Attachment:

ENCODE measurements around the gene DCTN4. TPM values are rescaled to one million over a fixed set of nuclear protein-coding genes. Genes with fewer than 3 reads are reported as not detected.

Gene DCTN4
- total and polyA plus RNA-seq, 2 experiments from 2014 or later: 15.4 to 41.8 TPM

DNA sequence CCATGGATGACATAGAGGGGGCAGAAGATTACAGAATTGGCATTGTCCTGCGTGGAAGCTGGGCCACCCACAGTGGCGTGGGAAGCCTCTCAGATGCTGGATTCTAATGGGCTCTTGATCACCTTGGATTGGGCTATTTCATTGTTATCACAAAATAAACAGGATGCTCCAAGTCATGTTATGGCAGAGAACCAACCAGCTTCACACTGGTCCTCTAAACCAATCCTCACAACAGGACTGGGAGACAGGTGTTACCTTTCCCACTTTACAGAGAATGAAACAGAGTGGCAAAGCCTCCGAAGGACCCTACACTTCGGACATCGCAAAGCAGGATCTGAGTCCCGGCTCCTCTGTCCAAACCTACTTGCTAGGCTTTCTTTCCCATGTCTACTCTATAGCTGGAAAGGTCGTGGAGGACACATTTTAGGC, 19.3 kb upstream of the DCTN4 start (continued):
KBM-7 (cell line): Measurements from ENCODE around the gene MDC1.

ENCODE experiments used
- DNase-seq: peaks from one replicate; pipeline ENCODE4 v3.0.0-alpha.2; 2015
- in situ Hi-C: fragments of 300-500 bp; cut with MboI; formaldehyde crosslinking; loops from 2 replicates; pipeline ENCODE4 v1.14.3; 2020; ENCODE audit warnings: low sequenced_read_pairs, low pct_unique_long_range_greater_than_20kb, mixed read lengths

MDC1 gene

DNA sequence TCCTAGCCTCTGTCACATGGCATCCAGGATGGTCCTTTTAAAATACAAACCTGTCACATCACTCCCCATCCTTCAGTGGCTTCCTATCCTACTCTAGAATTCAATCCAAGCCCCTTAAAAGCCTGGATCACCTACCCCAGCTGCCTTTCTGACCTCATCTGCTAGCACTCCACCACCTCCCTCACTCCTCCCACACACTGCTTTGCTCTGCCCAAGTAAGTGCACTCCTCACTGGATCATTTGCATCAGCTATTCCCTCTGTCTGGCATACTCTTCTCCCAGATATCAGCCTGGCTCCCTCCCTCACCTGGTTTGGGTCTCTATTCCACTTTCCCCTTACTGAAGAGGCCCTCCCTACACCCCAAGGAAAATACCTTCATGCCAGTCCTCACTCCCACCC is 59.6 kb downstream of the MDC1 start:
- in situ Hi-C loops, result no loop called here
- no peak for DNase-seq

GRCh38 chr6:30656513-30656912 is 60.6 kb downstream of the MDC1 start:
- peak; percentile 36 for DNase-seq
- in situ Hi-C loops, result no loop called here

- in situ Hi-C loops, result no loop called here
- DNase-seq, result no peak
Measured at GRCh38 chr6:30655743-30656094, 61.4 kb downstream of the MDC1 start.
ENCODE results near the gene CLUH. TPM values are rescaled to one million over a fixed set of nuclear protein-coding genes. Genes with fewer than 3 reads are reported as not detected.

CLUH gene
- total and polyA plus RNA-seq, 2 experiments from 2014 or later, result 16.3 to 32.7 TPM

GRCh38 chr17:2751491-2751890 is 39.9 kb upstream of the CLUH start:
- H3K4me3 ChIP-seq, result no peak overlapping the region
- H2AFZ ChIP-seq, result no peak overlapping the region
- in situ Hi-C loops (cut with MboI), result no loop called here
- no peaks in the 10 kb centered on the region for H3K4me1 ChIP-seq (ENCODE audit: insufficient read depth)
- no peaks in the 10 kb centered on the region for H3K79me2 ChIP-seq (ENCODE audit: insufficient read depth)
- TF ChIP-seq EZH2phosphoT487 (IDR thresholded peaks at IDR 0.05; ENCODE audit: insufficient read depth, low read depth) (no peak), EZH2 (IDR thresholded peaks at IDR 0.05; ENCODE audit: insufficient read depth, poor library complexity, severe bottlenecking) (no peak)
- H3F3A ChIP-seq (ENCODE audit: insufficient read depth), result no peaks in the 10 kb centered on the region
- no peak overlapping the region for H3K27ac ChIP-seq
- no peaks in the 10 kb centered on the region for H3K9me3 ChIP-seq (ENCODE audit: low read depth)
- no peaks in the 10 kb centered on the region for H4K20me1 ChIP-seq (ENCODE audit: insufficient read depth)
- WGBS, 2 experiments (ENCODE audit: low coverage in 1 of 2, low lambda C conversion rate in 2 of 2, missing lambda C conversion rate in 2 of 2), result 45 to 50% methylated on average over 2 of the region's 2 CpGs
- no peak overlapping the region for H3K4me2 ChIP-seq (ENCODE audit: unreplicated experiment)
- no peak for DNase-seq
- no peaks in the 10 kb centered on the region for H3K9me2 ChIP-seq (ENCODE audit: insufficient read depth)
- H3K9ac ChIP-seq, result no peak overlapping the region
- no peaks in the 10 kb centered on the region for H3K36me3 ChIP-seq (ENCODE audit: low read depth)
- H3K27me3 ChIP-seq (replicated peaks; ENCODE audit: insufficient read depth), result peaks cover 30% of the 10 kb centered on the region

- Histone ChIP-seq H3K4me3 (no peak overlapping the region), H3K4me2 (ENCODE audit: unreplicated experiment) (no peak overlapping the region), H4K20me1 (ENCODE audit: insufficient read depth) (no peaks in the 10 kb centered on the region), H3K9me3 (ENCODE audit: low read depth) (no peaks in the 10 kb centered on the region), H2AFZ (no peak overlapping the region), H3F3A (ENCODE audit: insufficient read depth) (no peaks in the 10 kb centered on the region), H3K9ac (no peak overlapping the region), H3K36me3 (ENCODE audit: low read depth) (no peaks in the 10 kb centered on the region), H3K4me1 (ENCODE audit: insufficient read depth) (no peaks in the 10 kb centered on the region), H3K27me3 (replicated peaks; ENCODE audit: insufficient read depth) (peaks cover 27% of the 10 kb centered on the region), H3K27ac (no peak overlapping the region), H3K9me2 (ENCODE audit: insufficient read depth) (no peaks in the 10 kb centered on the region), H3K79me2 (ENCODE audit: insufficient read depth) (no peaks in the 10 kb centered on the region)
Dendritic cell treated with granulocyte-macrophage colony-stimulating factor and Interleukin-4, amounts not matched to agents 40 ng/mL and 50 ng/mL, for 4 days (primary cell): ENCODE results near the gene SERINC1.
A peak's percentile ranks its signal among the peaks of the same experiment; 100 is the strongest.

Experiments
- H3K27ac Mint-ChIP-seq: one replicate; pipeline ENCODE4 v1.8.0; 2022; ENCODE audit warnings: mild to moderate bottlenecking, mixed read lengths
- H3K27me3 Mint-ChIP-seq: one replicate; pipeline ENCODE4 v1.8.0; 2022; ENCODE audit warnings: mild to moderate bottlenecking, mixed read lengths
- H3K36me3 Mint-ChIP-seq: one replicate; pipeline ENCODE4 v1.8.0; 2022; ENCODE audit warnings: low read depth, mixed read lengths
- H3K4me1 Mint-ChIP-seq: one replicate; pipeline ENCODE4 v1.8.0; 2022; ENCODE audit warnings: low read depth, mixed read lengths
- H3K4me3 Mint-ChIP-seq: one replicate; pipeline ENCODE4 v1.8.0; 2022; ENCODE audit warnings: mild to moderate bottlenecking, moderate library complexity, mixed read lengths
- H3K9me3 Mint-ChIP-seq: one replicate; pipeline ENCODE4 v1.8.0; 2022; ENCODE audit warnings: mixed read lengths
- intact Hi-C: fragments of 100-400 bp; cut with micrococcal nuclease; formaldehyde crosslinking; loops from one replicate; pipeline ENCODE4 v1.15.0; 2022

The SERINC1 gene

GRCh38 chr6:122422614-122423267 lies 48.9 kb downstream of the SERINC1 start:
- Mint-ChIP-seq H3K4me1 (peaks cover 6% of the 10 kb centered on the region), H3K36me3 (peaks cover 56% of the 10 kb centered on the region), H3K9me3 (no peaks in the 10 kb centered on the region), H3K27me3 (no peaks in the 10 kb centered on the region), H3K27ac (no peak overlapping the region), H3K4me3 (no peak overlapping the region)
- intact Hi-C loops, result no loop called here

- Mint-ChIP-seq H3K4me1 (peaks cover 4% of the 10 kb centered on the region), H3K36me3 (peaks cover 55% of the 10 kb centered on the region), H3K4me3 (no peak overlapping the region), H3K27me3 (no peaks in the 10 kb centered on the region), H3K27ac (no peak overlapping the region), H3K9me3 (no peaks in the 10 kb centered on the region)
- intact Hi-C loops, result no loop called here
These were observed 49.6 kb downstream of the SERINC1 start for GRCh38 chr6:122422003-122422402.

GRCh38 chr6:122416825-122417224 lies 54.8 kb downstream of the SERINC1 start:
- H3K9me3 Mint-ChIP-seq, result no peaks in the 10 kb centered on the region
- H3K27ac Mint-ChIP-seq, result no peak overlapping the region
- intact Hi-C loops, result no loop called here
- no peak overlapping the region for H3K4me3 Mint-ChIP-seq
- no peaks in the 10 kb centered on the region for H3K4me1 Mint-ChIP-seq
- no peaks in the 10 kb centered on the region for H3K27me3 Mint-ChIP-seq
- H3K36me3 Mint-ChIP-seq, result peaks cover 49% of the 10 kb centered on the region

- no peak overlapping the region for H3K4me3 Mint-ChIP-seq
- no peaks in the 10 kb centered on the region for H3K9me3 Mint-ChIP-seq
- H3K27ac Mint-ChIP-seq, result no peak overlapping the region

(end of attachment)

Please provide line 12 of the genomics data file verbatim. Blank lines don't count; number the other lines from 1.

- no peak for DNase-seq